Stuck In a Diner – Part 1

This will probably be a short post, I’m amazed that I still get signal here. I can’t think of a single reason why I would. The signal goes in and out, so I figured I’d post here while I have it.
Just a few hours ago, I was driving home from visiting some family a few states away, and I took a detour to avoid some traffic on the highway. I ended up along some old gravel road. I didn’t have any idea where I was, but decided to keep driving anyway as it was getting dark out. I pulled out my cell phone hoping it would have enough signal for the GPS to work, but it didn’t, so I tossed it over on the passenger seat. Giving a frustrated sigh, I focused on the road ahead.

Ding, ding! A sound rang out from somewhere behind the dashboard of my car, and I felt the feeling of dread wash over me. A red warning flashed telling me I was low on gas, and right next to it was a needle barely hovering over the E on my gas gauge. Great, I must have forgotten to fill the tank up before I left. I’m sure any of you reading this who have gotten lost at night while driving and have witnessed this happen understand how I was feeling. I kept on driving, hoping to find a place to get gas. Sitting here writing this, I wish I had just stopped and tried to call for help on my cell phone.

Seemingly out of nowhere, I saw a flashing neon sign. Leo’s Diner, it read. Before I knew it, I saw the building the sign was for. It was dark out, but the inside was brightly lit. I thought it was one of those diners open all day and night. The next thing I saw lifted my spirits. A gas pump was right next to the diner. Relieved, I slowed down and pulled into the lot and up next to the pump. I got out, fumbling for my wallet as I did. I pulled out my credit card, but there was no slot for it on the machine. There actually wasn’t any way to put money into the machine. I shrugged, assured myself that I could just pay someone inside the diner, and walked towards the door. As I got closer, the lights from inside illuminated the front of the diner and the cars parked in front of it.
It looked like something from a different decade, maybe the 1950’s or 60’s. The front of the diner was like one of those old train cars, constructed out of grey metal. The cars in front were all huge cars that one might see in a museum. There was a blue Cadillac convertible, a red truck, and some other green car I didn’t recognize. Maybe there was some sort of classic car club meeting here. I walked in the door, and a nice little bell rang out, alerting the people of my presence.

It was pretty empty inside. Just the waitress behind the counter and a cook somewhere in the back. There was a man in a suit sitting in the corner, with his hat on the table and his nose in a newspaper. I couldn’t see the headlines from the door. There was also a woman in a dress sitting a few rows away staring down into a steaming cup of coffee in her hands. There were a few empty cups at the table in front of her. When I walked in, they all stopped what they were doing and looked at me for a few seconds before resuming their activities. Something was off about the whole thing but I couldn’t place it.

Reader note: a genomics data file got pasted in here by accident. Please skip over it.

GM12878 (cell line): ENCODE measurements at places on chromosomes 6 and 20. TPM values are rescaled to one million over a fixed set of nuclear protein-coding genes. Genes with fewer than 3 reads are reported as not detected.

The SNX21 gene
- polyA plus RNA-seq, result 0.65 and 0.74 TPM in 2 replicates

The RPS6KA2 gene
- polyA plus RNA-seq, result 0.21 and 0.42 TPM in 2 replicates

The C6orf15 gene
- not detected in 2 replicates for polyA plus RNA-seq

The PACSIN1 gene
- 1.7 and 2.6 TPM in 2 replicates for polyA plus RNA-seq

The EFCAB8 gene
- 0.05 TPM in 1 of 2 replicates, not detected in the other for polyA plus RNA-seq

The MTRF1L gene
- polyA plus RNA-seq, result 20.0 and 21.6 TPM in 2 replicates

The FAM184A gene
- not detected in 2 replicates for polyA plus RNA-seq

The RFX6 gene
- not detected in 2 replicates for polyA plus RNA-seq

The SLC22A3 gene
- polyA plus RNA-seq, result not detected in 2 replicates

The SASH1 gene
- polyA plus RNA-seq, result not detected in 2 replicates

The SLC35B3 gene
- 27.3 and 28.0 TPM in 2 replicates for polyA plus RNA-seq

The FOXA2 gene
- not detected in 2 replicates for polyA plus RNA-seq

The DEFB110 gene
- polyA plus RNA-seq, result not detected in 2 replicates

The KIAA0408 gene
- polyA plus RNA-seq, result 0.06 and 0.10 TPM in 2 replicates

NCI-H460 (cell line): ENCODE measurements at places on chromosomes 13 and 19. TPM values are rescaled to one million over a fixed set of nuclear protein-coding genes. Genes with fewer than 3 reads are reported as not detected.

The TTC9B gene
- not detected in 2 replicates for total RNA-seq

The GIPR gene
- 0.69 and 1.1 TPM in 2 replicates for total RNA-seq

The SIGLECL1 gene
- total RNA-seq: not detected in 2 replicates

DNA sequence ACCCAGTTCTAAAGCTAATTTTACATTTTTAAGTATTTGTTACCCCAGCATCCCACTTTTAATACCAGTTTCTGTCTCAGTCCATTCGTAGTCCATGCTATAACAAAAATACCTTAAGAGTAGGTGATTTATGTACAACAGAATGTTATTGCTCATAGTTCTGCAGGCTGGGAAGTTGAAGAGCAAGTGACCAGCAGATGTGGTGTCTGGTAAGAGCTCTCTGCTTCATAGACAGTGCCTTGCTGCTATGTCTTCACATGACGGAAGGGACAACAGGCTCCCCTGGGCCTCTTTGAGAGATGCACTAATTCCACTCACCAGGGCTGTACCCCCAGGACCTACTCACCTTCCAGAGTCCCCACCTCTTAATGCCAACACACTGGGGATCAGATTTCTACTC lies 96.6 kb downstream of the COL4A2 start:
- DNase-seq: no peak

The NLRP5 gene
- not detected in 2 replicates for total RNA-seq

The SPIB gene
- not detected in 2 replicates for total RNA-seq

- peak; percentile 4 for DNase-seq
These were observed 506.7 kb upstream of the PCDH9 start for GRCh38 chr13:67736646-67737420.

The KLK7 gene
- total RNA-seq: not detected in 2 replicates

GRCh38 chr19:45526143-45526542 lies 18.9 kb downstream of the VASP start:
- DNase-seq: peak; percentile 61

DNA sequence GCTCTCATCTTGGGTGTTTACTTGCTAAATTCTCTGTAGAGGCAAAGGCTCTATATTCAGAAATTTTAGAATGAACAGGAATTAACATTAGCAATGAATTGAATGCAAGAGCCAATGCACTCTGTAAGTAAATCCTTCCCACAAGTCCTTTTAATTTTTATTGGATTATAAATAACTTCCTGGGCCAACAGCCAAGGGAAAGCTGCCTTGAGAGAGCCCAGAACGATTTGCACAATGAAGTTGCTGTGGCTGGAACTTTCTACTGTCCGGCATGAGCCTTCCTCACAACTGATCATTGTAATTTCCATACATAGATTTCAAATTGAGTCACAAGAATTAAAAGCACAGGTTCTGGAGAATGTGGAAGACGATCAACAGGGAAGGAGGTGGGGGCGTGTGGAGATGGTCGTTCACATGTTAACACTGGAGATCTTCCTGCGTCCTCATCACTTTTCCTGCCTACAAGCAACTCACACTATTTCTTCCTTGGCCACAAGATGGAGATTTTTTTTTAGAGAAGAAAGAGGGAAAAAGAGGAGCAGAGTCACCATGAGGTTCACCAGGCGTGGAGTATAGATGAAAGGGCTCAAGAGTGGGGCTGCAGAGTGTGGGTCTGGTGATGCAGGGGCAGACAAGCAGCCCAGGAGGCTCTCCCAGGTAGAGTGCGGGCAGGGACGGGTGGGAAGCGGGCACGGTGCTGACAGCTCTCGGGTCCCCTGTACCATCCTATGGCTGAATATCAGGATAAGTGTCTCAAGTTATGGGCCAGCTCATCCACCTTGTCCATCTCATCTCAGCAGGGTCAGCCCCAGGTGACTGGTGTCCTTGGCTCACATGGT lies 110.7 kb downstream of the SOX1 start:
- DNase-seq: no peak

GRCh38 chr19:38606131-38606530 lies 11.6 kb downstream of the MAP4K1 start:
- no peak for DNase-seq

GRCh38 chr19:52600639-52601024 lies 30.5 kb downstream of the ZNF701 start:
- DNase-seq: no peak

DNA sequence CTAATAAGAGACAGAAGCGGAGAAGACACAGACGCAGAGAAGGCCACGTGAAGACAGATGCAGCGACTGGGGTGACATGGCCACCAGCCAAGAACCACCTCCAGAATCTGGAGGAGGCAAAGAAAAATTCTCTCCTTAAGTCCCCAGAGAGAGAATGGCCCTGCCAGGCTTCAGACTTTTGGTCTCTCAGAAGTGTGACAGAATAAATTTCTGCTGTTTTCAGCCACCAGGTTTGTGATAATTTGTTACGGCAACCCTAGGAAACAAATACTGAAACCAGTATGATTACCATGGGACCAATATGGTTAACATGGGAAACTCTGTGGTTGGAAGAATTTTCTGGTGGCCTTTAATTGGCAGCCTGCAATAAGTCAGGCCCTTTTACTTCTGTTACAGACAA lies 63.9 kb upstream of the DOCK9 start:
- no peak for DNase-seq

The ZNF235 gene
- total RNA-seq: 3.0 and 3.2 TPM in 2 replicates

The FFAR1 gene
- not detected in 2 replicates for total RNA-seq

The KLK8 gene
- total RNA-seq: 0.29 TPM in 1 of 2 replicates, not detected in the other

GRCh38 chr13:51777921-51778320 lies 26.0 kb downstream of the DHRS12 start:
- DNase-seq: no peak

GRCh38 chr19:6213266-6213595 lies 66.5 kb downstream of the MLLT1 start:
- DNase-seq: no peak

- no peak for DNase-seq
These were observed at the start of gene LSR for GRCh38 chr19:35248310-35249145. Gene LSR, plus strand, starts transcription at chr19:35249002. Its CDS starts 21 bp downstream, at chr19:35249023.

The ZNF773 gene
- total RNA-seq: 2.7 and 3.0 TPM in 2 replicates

“Excuse me, I need some gas for my car outside.” I held out a 20 dollar bill and walked towards the waitress.

She didn’t even blink, but just stared down at the dish she was preparing. I asked again, assuming she hadn’t heard me.

“Excuse me, I’m a bit lost and need some gas. My car’s almost empty.”

She slowly glanced up at me and her eyes met mine. I saw a look of pain and sadness in them that sent shivers down my spine. When she spoke, her voice was very monotonous and slightly muffled, almost as if she was in a trance.

“There is no gas here. Hasn’t been for a long time.” She said, resuming her work.

“Are you sure? The pump’s right outside?” I asked in a slightly raised tone of voice.

“No gas. No gas.” She repeated slowly, her hands continued to work.

I was getting creeped out, but I went over to the man reading the paper and asked if he could give me a lift to get some gas. He didn’t even raise his eyes, just stared at whatever article he was reading.

I sighed, and slumped into a booth at the other side of the diner. I am still sitting there now, writing this on my laptop. That man is still reading the same page of his paper, it’s really strange.

Why don’t I leave? You may be asking this question. The truth is, there isn’t anywhere I can go really. I can’t get gas for my car, and who knows how far I’d have to walk to get help or gas. I’ve decided to just wait here for someone else to drive by or stop in and try to get help from them.
Oh, my signal is starting to go again, its hard to write a lot at a time. I’ll have to post this and wait until I get it back to explain more. If there’s any way you guys can reach me, I’ll take whatever advice I can get right now. I’ll try to check back here every so often. For now I’ll just take a quick nap.

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